Ken Quinn: Now immediately after they approved the language of Article Five, a motion was made to give Article Five the same power as a constitutional convention and that was declined. They voted that down. So this is not a constitutional convention in that there’s a big difference between the two types of conventions. It takes unanimous consent for a constitutional convention to be called. So it’s completely different. This is two thirds and then ratifications by three quarters. That cannot be changed also. Article Five is the law, and so the law cannot be changed in the middle of the ballgame. And this is where the myth of the runaway conviction all comes from. And this is what I used to believe, that Congress called the 1787 Convention solely for the purpose of revising the articles of Confederation. And what happened? The delegates showed up in Philadelphia and within a few weeks they threw out the articles and drafted a whole new constitution. That’s a lie. The truth is this. Virginia called the convention and they called it specifically based on the recommendation from the Annapolis Convention of the previous year.
Ken Quinn: You see, this is how states used to deal with problems. We have a long rich history of conventions of states. We have I think documented over 40 of these in our history. And the recommendation from Annapolis said this, “Appointment of commissioners to take into consideration the situation of the United States to devise such further provisions as shall appear to them necessary to render the Constitution of the federal government adequate to the exigencies of the union.” All twelve States that sent commissioners had that language in their commissions and the commissions is what legally binds the delegates. That is the legal authority they have at a convention.
Ken Quinn: Now Congress, seven or five months later, they offered their opinion in Congress, just one of the articles to be revised. However, the delegates had full authority to do what they did. They were sent there not to preserve the articles of Confederation. They were there to preserve the union and that’s the argument James Madison makes in Federalist 40 ,and he just blows this myth that they exceeded their authority. He does mention this. He says in one particular, it is admitted that the convention had departed from the tenure of their commission. Instead of reporting a plan requiring the confirmation of the legislatures of all the states, they have reported a plan which is to be confirmed by the people and may be carried into effect by nine states only.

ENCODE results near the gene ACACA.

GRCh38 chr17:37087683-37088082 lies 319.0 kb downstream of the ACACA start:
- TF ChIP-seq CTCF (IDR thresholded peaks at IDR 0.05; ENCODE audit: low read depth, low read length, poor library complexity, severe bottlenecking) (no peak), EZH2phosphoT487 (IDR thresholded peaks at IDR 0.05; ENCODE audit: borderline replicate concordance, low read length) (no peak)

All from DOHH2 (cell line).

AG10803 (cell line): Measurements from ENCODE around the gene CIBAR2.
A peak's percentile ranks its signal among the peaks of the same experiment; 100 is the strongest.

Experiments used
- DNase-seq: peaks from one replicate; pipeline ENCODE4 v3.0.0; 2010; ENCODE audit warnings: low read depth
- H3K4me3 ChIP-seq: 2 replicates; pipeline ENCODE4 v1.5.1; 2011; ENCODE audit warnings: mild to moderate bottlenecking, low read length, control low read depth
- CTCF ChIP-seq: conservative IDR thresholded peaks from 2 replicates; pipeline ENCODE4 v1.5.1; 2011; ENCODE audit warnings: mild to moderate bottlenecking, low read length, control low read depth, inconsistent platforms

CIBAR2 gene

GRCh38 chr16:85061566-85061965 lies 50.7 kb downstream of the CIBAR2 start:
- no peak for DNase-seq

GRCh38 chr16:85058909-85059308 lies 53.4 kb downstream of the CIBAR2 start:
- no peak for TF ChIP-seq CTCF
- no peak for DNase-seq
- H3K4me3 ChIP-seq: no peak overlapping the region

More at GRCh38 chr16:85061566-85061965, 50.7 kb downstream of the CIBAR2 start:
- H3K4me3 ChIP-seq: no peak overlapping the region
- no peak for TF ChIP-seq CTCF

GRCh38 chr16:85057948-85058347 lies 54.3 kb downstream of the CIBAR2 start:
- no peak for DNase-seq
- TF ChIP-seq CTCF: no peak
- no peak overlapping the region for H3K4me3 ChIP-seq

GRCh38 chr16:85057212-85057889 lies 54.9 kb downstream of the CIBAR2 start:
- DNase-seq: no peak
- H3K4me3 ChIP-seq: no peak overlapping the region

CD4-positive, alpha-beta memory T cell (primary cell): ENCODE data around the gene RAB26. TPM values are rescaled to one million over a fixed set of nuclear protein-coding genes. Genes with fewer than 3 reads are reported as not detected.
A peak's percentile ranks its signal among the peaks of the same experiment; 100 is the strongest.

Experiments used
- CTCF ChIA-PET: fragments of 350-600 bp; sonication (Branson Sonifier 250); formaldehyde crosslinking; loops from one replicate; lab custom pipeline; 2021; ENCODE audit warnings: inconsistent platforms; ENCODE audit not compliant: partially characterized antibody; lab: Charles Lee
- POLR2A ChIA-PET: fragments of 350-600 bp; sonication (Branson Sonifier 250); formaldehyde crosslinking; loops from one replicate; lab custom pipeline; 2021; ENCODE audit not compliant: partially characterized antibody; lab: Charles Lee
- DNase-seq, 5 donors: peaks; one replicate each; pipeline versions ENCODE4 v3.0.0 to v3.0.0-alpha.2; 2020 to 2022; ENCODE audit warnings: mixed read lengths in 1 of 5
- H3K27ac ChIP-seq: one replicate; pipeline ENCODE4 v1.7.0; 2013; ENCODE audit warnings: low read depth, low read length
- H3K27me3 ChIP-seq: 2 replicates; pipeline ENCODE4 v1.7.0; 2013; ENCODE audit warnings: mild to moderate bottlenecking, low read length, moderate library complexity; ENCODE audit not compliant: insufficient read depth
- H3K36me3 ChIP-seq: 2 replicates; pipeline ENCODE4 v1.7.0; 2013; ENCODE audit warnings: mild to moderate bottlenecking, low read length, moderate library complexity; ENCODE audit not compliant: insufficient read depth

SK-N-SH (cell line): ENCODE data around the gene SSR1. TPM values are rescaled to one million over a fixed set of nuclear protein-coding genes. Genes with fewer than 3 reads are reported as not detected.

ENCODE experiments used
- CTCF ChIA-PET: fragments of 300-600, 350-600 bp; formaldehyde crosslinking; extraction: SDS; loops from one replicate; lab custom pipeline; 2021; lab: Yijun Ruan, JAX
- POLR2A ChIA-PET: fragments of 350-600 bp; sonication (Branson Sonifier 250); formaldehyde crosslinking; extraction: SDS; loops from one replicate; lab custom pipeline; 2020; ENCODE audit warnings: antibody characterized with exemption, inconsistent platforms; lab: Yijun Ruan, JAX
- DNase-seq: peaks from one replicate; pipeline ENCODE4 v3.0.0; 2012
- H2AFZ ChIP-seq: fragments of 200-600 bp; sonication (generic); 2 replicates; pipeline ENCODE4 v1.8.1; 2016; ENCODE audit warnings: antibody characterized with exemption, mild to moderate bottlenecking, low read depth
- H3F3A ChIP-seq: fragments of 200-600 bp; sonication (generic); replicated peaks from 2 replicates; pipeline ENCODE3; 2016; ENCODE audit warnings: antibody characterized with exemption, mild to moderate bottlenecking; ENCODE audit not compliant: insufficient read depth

Ken Quinn: They changed the ratification. That was a proposal. Well that was written only three months after the convention convened. What took place in history is that all 13 state legislatures approved of the new process, approved of the new ratification process by calling state ratifying conventions of the people. So it was approved unanimously and all 13 states ratified the Constitution fulfilling this so that even that one little point is no longer valid. It was a moot argument back then and that’s still being used today to try to discredit what the framers did.
Tom Steyer: I’m about to say two words that will make Washington insiders very uncomfortable: term limits. You and I both know we need term limits that Congress shouldn’t be a lifetime appointment, but members of Congress and the corporations who’ve bought our democracy hate term limits. Too bad. I’m Tom Steyer and I approve this message because the only way we get universal healthcare, address climate change, and make our economy more fair is to change business as usual in Washington.
Ken Quinn: I like to turn your attention to Federalist 85 real quick. Alexander Hamilton expressly explains how this is a limited process. He says this, “But every amendment to the constitution if once established,” so once it’s ratified, “would be a single proposition single and might be brought forward singly. There would be no necessity for management or compromise in relation to any other point, no giving, nor taking. The will of the requisite number would at once bring the matter to a decisive issue. And consequently, whenever nine…” That’s your two thirds or rather 10 states. That’s the ratification. So he’s talking about the convention. Whenever nine or rather 10 states were united in the desire of a particular amendment, that amendment must infallibly take place.
Ken Quinn: So this process is a limited process to one amendment or whatever the subject matter two thirds agree upon. You may have seen a quote. I’m sure you’re probably getting emails from the the opponents that James Madison. Oh, he trembled at the thought of another convention. They like to take that out of context. This is the context and I provide you… I took the Liberty to provide you the talking points of the opponents, but I kept it in the context so you can actually read it. Madison, when he wrote that, the new federal government had not even begun yet. New York sent out a circular letter wanting a new convention. They wanted to revise the whole constitution and here is all the amendments New York wanted.
Ken Quinn: It was an open convention and Madison’s referring to that. He wasn’t referring to what we’re talking about today. He said, “Listen, slow it down. Let’s let the government at least begin. Let’s see what we really need before we start making changes to it.” In fact, even in the very letter that they lift this quote from, he describes the two types of conventions, one requiring unanimous consent, which is a constitutional convention. The other two thirds, which is an Article Five. So please, I encourage you to read this so you have the complete context.